Uncomfortable by Design: A Series of Deliberately Inconvenient Everyday Objects

Designers are regularly called upon to develop innovative products for everyday problems. Thinking even further outside the box, one designer is working in reverse on innovative ways to problematize existing solutions with results that are “designed to annoy you.”

“This project started after I failed to finish my studies in industrial design around 2011,” explains Athens-based architect Katerina Kamprani, “and it has continued to grow ever since.” Forks, mugs, keys, watering cans, wine glasses, chairs, even staircases and doors — no household object is safe from her frustrating manipulations.

Sometimes, the twist is slight — rearranging the intersection of a broom and its handle, for instance, without changing either core element fundamentally. But this small change makes a big difference.

A redesign can also be dysfunctional while remaining aesthetically appealing, like a forked champagne flute or wrapped wine glass. It’s only when one thinks to drink that the problem becomes evident.

Kamprani’s goal is in part “to deconstruct the invisible design language of simple everyday objects and tweak their fundamental properties” in order to surprise and challenge observers.

But there is a method to the apparent madness, too — Kamprani also aims to evoke an appreciation of the “complexity and depth of interactions with the simplest of objects around us.”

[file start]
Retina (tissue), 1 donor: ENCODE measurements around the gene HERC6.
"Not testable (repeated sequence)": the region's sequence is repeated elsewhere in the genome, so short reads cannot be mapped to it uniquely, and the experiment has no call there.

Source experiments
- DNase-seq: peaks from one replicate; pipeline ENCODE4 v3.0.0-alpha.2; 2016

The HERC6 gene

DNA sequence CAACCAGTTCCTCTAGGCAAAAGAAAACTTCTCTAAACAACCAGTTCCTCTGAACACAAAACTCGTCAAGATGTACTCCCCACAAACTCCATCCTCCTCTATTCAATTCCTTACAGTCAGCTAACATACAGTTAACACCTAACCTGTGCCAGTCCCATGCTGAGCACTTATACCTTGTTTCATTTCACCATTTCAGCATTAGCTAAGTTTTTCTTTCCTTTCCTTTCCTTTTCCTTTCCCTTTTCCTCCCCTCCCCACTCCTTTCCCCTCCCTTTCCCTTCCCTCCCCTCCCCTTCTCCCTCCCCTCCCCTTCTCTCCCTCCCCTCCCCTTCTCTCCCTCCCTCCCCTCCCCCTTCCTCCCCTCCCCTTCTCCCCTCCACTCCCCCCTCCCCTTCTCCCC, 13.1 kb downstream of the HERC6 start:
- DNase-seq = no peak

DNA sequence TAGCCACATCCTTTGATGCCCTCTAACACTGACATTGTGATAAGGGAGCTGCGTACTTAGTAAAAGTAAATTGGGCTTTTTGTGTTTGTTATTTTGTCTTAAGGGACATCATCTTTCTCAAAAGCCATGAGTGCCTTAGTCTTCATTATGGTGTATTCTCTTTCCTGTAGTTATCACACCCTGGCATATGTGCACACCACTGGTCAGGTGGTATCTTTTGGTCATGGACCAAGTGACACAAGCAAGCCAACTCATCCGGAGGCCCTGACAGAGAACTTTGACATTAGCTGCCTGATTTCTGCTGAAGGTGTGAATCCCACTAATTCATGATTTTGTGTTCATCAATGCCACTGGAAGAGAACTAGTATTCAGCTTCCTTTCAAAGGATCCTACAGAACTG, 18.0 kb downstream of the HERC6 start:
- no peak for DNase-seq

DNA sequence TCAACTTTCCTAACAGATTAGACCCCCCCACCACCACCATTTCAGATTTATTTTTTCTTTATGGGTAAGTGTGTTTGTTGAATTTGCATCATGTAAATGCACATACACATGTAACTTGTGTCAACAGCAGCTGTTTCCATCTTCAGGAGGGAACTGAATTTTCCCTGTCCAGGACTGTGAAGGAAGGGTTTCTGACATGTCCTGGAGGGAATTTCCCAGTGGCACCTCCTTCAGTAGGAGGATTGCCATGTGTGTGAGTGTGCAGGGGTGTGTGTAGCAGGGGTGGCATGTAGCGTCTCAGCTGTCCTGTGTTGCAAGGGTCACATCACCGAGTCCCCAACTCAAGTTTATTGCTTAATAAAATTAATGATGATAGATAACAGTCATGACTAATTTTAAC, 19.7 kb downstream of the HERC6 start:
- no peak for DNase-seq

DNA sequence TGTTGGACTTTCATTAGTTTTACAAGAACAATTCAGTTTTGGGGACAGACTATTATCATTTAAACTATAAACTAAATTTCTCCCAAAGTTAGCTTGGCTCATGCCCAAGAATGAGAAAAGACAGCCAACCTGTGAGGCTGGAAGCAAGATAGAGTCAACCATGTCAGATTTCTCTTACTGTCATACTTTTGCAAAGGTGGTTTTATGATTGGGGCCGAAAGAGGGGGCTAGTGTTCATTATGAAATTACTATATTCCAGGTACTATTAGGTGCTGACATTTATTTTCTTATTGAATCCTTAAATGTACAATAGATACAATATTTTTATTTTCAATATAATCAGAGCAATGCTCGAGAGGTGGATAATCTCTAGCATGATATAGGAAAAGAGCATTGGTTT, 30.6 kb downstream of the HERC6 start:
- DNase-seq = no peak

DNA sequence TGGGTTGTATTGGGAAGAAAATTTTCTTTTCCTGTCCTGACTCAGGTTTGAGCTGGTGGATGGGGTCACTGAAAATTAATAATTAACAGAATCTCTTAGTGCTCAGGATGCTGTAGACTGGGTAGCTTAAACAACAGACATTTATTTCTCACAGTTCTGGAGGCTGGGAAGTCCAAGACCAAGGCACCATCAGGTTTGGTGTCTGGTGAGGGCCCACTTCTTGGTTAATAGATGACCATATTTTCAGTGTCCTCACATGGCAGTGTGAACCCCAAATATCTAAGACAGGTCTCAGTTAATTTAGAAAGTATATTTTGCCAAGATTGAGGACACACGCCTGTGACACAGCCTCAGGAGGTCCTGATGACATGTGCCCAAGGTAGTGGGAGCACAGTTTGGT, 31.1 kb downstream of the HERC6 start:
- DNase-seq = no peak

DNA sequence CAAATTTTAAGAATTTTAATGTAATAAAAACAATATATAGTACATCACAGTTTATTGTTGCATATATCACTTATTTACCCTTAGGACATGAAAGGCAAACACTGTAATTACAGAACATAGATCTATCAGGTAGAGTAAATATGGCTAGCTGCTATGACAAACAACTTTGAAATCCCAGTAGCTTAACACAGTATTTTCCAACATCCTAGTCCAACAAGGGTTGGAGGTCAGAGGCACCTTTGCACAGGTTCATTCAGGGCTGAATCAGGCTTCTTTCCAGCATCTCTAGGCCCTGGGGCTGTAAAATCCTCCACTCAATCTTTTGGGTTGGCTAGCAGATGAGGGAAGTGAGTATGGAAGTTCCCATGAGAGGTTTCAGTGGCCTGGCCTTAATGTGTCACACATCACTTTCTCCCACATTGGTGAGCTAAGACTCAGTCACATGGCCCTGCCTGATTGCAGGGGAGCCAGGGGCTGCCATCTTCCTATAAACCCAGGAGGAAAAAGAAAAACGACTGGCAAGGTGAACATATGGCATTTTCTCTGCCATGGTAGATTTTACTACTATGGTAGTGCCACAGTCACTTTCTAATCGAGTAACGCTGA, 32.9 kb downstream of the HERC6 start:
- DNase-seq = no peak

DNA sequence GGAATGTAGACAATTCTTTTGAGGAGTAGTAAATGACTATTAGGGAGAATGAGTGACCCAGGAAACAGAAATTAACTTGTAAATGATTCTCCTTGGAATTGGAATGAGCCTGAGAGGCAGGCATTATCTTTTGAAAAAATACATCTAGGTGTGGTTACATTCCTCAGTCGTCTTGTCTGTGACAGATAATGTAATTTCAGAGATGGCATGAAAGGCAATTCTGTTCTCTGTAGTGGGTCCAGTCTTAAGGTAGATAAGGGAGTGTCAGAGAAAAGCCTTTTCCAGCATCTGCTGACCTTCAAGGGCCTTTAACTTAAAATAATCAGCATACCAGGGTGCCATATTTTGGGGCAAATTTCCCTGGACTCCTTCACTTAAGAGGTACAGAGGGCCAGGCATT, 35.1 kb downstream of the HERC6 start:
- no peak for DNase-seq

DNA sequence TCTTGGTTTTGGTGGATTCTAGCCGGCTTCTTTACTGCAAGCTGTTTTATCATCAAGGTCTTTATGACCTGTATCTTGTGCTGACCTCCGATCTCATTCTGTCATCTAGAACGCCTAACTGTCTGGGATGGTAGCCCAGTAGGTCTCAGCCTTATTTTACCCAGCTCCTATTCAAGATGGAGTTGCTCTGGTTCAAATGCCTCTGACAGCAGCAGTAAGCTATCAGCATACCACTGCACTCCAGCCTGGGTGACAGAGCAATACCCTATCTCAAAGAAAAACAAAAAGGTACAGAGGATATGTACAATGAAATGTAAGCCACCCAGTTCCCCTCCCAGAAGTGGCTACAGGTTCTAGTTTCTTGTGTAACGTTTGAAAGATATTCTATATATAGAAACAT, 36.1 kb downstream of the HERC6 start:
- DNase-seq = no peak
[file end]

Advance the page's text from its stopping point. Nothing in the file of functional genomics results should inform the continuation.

Kamprani started out with 3D renderings of these irksome design objects, but is now also beginning to prototype some of them — so keep an eye out for new products at your local inconvenience store.

She has also exhibited her designs in cities around the world, including Athens, Berlin, Milan, Brussels and Lodz. For more of these confounding pieces, see her online gallery at The Uncomfortable.

Comments (4)

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  1. Sean

    Would this not be called “undesign”? Or “anti-design”? Excellent project. Gave me a laugh and an appreciation of what we take for granted.

  2. derek

    Given that this is the 99% Invisible urban infrastructure site, I was expecting an article about the city features designed to stop you resting too long, or at all: nooks in buildings retrofitted with pyramidal blocks to stop people settling in with a sleeping bag, or sloping seats you can kind of lean on, but can’t sit on properly, and certainly can’t lie down on.

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